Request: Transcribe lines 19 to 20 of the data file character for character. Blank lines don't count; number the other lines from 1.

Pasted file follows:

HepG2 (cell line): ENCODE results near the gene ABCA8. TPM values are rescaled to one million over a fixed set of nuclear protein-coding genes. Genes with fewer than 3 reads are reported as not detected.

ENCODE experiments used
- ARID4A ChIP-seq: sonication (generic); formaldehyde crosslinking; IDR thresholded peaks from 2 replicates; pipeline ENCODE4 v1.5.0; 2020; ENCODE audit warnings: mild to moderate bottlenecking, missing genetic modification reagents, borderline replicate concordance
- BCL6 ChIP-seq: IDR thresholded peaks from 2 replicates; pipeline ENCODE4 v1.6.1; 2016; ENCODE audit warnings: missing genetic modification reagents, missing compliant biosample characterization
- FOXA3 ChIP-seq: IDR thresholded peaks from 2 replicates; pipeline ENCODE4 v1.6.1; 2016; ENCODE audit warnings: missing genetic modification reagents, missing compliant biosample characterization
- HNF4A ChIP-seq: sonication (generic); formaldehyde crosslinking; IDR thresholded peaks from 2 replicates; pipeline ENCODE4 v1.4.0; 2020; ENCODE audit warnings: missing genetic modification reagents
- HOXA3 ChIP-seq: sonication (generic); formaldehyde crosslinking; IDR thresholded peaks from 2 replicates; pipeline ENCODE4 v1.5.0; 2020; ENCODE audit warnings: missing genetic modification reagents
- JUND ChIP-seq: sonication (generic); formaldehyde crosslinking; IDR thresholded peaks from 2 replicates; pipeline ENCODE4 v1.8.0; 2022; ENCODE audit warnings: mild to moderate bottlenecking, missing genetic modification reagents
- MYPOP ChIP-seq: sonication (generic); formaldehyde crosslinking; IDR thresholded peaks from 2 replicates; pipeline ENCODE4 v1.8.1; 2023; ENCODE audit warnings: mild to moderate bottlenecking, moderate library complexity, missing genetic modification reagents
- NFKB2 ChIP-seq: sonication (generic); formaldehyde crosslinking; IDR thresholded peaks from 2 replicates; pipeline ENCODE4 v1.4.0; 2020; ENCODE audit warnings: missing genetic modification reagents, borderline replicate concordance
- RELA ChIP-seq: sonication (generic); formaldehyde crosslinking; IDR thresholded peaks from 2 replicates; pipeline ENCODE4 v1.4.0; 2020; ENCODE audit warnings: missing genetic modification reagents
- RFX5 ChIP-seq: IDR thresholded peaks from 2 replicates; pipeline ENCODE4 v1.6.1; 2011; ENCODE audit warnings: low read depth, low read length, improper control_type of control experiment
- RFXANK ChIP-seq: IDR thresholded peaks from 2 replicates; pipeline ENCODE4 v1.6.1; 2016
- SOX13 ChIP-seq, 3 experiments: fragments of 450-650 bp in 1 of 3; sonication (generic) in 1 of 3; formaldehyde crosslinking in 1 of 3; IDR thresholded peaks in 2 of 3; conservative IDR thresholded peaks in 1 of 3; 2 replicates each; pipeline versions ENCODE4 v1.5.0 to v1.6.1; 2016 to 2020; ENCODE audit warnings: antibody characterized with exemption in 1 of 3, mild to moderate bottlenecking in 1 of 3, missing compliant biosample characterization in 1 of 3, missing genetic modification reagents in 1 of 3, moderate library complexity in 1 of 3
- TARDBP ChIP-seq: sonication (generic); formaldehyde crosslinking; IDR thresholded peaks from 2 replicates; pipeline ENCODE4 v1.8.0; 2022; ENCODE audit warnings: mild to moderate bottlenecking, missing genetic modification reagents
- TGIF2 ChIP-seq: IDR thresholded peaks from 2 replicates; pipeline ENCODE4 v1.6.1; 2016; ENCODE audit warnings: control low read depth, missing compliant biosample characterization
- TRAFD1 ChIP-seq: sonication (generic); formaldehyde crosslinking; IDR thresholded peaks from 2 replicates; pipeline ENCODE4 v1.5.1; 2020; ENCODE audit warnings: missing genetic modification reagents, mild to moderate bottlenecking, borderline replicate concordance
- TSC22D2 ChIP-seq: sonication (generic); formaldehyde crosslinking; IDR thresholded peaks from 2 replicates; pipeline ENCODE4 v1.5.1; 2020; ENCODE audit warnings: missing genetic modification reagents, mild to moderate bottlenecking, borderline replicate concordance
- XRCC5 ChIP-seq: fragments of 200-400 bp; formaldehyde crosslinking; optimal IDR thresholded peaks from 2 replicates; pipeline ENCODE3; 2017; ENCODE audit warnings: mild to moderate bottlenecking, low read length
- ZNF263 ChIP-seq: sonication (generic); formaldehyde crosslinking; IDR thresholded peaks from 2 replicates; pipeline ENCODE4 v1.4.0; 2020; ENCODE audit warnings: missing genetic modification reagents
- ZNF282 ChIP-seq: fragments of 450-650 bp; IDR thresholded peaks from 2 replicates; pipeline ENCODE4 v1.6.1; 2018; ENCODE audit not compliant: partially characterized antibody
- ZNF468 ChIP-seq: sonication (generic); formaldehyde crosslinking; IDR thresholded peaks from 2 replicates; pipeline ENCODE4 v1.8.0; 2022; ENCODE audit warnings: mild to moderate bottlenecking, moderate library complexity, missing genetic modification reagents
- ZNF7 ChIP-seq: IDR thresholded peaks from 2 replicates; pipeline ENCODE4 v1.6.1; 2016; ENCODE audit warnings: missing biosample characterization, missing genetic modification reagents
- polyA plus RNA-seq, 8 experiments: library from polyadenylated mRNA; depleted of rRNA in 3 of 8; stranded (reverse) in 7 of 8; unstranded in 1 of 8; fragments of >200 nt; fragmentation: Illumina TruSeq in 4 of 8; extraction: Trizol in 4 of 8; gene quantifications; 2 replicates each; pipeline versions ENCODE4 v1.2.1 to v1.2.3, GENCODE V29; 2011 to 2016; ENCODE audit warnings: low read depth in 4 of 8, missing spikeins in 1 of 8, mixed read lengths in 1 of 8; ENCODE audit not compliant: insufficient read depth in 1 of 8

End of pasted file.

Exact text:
- XRCC5 ChIP-seq: fragments of 200-400 bp; formaldehyde crosslinking; optimal IDR thresholded peaks from 2 replicates; pipeline ENCODE3; 2017; ENCODE audit warnings: mild to moderate bottlenecking, low read length
- ZNF263 ChIP-seq: sonication (generic); formaldehyde crosslinking; IDR thresholded peaks from 2 replicates; pipeline ENCODE4 v1.4.0; 2020; ENCODE audit warnings: missing genetic modification reagents